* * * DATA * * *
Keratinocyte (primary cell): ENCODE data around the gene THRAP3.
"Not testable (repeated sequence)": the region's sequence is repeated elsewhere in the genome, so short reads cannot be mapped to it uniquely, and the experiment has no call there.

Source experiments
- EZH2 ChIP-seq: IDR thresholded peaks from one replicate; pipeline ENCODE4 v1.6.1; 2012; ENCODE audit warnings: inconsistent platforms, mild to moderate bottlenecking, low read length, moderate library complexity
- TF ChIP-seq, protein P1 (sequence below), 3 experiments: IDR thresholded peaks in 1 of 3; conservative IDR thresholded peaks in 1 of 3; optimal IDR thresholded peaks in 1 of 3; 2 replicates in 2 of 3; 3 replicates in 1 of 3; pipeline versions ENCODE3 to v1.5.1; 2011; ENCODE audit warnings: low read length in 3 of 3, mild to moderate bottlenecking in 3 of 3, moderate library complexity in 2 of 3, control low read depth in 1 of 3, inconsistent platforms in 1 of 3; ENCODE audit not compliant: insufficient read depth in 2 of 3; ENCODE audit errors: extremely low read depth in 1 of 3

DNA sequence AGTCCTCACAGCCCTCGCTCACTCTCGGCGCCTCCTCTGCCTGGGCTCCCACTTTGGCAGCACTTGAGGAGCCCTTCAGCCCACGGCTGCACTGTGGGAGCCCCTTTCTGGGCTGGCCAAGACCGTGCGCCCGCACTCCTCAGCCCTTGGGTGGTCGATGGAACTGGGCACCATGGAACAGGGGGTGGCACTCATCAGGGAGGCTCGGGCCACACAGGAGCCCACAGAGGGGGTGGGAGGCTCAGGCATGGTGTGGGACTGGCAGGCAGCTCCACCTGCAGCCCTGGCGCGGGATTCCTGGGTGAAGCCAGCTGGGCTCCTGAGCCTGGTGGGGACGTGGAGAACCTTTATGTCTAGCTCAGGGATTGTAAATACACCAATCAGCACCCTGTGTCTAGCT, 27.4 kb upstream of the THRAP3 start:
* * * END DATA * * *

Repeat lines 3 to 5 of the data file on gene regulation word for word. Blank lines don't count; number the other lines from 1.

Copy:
Source experiments
- EZH2 ChIP-seq: IDR thresholded peaks from one replicate; pipeline ENCODE4 v1.6.1; 2012; ENCODE audit warnings: inconsistent platforms, mild to moderate bottlenecking, low read length, moderate library complexity
- TF ChIP-seq, protein P1 (sequence below), 3 experiments: IDR thresholded peaks in 1 of 3; conservative IDR thresholded peaks in 1 of 3; optimal IDR thresholded peaks in 1 of 3; 2 replicates in 2 of 3; 3 replicates in 1 of 3; pipeline versions ENCODE3 to v1.5.1; 2011; ENCODE audit warnings: low read length in 3 of 3, mild to moderate bottlenecking in 3 of 3, moderate library complexity in 2 of 3, control low read depth in 1 of 3, inconsistent platforms in 1 of 3; ENCODE audit not compliant: insufficient read depth in 2 of 3; ENCODE audit errors: extremely low read depth in 1 of 3